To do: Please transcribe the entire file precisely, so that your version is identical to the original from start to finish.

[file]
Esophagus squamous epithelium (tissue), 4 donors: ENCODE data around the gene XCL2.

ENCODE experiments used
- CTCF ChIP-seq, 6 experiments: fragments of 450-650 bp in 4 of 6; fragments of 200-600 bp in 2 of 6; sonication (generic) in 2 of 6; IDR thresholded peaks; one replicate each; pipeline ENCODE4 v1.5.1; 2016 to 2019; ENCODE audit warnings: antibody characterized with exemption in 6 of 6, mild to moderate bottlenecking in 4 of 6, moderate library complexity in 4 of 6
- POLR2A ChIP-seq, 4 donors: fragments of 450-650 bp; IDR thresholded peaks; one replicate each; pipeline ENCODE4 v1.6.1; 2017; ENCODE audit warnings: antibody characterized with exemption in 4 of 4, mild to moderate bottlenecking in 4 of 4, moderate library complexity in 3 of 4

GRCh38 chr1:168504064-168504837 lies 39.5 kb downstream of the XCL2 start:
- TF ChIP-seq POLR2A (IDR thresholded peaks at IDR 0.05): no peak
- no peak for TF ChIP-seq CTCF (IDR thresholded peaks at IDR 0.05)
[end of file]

Esophagus squamous epithelium (tissue), 4 donors: ENCODE data around the gene XCL2.

ENCODE experiments used
- CTCF ChIP-seq, 6 experiments: fragments of 450-650 bp in 4 of 6; fragments of 200-600 bp in 2 of 6; sonication (generic) in 2 of 6; IDR thresholded peaks; one replicate each; pipeline ENCODE4 v1.5.1; 2016 to 2019; ENCODE audit warnings: antibody characterized with exemption in 6 of 6, mild to moderate bottlenecking in 4 of 6, moderate library complexity in 4 of 6
- POLR2A ChIP-seq, 4 donors: fragments of 450-650 bp; IDR thresholded peaks; one replicate each; pipeline ENCODE4 v1.6.1; 2017; ENCODE audit warnings: antibody characterized with exemption in 4 of 4, mild to moderate bottlenecking in 4 of 4, moderate library complexity in 3 of 4

GRCh38 chr1:168504064-168504837 lies 39.5 kb downstream of the XCL2 start:
- TF ChIP-seq POLR2A (IDR thresholded peaks at IDR 0.05): no peak
- no peak for TF ChIP-seq CTCF (IDR thresholded peaks at IDR 0.05)